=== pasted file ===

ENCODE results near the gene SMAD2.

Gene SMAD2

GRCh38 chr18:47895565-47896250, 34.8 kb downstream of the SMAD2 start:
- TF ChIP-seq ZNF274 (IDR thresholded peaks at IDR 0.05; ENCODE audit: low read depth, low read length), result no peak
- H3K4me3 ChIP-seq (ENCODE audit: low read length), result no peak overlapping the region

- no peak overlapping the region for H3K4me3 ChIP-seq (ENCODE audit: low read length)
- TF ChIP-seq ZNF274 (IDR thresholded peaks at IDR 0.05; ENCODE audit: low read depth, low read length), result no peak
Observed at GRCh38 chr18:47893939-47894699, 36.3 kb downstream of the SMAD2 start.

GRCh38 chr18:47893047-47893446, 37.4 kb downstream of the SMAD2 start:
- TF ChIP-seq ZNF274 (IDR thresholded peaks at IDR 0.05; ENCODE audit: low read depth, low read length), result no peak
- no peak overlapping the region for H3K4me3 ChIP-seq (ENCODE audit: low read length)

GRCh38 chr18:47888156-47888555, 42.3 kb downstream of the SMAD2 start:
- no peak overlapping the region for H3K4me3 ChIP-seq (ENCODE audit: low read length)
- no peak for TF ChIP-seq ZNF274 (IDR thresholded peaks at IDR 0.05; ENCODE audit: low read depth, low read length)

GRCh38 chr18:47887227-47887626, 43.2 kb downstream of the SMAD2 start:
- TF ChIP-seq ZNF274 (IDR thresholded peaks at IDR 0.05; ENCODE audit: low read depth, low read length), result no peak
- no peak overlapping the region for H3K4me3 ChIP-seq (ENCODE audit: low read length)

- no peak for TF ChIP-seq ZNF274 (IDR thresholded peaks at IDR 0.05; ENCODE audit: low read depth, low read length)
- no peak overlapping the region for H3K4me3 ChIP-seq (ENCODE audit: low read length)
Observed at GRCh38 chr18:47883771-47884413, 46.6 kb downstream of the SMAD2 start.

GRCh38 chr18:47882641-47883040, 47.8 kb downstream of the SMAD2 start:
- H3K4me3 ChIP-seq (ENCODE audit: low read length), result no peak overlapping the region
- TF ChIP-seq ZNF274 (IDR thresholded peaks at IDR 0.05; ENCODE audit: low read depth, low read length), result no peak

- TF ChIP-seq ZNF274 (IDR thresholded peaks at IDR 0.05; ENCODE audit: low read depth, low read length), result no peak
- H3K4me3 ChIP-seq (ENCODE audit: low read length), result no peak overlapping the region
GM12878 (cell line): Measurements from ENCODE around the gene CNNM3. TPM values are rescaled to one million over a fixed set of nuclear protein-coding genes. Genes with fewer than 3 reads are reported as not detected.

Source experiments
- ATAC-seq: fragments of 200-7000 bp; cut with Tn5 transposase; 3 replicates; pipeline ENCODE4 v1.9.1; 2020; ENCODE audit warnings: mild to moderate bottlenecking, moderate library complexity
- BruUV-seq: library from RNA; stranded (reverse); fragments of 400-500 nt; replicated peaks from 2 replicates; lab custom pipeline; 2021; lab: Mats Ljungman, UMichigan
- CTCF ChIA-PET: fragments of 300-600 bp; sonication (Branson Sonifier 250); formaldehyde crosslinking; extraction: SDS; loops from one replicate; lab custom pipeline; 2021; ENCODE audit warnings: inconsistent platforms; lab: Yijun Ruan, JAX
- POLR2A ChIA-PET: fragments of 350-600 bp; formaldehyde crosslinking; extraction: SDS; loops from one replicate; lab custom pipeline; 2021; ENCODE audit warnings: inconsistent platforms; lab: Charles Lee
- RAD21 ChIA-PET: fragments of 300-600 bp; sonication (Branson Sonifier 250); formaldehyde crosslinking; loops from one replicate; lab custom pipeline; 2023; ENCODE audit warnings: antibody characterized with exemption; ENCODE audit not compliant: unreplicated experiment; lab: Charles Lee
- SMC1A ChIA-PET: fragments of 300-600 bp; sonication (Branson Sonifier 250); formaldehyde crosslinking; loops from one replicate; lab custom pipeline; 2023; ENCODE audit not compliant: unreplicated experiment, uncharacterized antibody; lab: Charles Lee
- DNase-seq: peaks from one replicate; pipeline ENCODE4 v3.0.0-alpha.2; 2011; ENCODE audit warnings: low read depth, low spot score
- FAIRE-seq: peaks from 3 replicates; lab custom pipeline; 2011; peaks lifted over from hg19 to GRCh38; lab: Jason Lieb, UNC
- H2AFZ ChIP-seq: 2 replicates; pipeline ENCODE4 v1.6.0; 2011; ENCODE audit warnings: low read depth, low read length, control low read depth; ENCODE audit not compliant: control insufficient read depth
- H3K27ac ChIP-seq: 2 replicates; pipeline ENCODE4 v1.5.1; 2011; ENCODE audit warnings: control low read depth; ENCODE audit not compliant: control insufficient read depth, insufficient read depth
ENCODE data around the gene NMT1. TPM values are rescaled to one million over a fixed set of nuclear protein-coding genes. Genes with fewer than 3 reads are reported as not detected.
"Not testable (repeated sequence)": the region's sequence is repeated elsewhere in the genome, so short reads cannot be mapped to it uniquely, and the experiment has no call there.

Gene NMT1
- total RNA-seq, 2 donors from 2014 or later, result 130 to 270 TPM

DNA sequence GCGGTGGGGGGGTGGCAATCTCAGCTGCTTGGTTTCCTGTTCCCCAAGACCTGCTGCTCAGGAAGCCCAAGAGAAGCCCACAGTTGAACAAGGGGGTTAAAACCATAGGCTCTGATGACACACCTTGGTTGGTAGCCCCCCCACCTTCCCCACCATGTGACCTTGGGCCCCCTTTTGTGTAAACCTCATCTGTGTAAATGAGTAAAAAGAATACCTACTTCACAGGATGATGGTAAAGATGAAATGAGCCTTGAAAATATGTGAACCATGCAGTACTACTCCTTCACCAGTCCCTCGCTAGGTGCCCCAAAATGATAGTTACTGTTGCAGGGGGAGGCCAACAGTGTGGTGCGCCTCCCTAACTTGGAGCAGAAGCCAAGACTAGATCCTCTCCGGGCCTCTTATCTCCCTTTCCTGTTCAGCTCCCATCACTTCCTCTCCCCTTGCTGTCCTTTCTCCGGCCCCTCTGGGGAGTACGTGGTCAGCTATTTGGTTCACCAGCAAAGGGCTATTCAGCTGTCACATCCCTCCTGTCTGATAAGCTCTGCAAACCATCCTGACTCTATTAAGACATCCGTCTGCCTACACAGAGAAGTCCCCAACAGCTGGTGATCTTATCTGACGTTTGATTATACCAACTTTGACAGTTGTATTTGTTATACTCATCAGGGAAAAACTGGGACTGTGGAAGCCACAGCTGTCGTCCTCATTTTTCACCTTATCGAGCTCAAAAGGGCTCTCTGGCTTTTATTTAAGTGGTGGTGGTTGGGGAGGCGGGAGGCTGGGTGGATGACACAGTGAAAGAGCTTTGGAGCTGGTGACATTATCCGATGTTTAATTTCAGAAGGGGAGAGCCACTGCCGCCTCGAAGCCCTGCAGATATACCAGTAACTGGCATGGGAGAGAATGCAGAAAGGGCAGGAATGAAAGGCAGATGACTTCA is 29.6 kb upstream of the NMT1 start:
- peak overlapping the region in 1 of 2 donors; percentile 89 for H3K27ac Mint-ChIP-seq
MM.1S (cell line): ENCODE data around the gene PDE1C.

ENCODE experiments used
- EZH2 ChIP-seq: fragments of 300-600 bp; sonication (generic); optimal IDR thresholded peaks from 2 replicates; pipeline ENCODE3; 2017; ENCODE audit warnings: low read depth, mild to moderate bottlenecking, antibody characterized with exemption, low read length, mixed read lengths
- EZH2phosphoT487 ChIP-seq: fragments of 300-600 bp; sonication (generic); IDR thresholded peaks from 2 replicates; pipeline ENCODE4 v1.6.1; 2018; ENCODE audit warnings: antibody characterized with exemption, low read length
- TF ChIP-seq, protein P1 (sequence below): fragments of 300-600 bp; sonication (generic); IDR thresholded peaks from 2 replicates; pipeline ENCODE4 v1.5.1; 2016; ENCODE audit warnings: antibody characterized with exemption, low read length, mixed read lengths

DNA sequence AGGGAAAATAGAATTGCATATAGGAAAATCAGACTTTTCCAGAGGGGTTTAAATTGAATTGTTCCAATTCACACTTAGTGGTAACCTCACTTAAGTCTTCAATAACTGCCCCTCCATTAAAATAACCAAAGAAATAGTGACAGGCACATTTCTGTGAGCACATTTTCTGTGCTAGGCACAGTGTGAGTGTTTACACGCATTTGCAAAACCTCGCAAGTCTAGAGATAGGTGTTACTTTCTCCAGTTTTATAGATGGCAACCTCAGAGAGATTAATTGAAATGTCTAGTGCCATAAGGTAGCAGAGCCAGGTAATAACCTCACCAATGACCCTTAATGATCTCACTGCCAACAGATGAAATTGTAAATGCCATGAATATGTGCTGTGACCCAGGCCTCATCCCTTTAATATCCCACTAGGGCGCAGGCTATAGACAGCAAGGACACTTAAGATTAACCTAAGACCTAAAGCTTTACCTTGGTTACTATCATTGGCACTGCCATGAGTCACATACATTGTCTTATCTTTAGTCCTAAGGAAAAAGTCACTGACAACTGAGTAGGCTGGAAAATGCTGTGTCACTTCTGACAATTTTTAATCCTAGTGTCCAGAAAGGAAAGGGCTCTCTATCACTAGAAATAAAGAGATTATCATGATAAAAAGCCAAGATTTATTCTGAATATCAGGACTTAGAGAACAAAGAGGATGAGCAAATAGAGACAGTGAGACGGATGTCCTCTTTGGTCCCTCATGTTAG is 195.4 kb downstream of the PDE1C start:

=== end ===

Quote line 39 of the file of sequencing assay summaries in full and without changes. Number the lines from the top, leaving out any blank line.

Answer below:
"Not testable (repeated sequence)": the region's sequence is repeated elsewhere in the genome, so short reads cannot be mapped to it uniquely, and the experiment has no call there.